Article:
JUNE 2, 2019
One of the hallmarks of a great mix is separation between every instrument. Most mix elements have wide frequency spectrums—even a kick drum can extend well into the high mids and above. When so much information exists in every instrument, it’s easy for things to sound cluttered and messy. Creating space in your mixes is a must for a clear, defined sound!
MAY 25, 2019
Mixing vocals to a 2-track instrumental is something every engineer will encounter at some point. It’s especially common in hip hop/pop, where artists routinely download pre-mixed instrumentals online and bring them to a studio to record. The challenge with learning how to mix to a 2-track beat is getting the vocals to sit in a space that feels right. The following are some tips and ideas to consider when approaching a mix like this.
Our featured question this week: “Do you think a certain amount of success as a producer mixer or engineer is determined by your location? Do you think there are limits to that success outside of music industry hotspots?“
We’ve stressed the importance of mixing vocals time and time again! Because lyrics are what average listeners immediately identify with, making a singer sound great should almost always be a priority. Amongst other tools, the perfect vocal compressor for the job can really elevate the overall sound of your mix!
Video is “Mixing Vocals to Sit Properly in the Mix”.
If audio gain is reserved to describe the input level on a source, then volume is the measurable output level of a signal, after processing. Volume is typically measured in dB SPL and can be boiled down to the loudness we actually hear.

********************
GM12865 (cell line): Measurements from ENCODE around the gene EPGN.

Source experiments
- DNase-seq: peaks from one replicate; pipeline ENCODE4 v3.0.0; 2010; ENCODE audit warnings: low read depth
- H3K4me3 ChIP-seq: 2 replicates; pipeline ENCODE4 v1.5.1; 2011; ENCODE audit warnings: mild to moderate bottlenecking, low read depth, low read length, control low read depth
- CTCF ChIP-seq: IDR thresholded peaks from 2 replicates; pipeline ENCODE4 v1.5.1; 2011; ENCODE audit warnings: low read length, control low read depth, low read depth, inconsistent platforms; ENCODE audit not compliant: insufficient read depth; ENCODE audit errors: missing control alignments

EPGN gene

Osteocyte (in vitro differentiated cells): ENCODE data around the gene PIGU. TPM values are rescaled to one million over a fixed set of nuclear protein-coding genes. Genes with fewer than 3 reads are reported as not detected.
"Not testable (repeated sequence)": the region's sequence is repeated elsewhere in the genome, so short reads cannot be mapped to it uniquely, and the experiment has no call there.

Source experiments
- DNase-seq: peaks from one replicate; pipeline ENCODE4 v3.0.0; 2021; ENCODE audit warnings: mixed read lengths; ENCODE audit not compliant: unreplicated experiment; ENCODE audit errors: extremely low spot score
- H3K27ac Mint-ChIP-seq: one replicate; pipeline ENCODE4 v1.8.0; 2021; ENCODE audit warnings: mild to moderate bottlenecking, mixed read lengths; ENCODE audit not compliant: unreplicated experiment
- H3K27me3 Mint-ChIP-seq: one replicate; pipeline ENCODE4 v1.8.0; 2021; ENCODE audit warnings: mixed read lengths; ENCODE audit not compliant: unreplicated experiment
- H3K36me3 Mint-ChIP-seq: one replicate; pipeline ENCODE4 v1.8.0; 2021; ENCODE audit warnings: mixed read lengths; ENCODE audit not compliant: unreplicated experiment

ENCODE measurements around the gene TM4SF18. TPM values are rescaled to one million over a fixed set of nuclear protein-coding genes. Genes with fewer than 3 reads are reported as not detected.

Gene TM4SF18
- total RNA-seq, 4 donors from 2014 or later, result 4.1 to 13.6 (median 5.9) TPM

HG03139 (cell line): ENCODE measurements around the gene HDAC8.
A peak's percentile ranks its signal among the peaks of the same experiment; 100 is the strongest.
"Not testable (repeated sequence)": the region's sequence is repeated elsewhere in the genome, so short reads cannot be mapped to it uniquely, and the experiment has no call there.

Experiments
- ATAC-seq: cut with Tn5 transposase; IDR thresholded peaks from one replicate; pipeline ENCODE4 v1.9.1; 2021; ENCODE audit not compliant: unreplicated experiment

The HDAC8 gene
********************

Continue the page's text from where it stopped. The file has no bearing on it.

Mixing in your DAW, every track is routed to a stereo channel, or “mix buss.” How loud the output of the mix buss is can be called “volume!”
Well put. Gain/trim = input. Volume = output. Wonder where we put “level”?
I still have to deal with bands who think the right thing to do to get the “sound” right for the wedges and the room (sigh) is to turn up the trim pot. All the faders must be at unity…
I’m really enjoying the things I get to listen to and read from the Produce Like a Pro Academy. We’re not in Kansas anymore.
Our featured question of the week is: When working with music full time, how do you manage ear fatigue?
Produce Like a Pro on YouTube – excellent source of materials with thoughtful commentary.
Like most skills, learning how to mix music begins first by understanding its basic elements.
This one requires addition to my PLAP binder – videos included.
Mixing vocals can be tricky, even when you’re working with a well recorded, talented artist. The following tips are a great place to start in order to achieve better, more professional sounding vocals. How creative you decide to get with your vocal mixes is entirely up to you!
Simple. No-brainer. They offered a lifetime for the price of 2 years. Who am I to turn this down? I was ready to sign up for year 2 after about a month of wandering the forums, classrooms, and workbooks.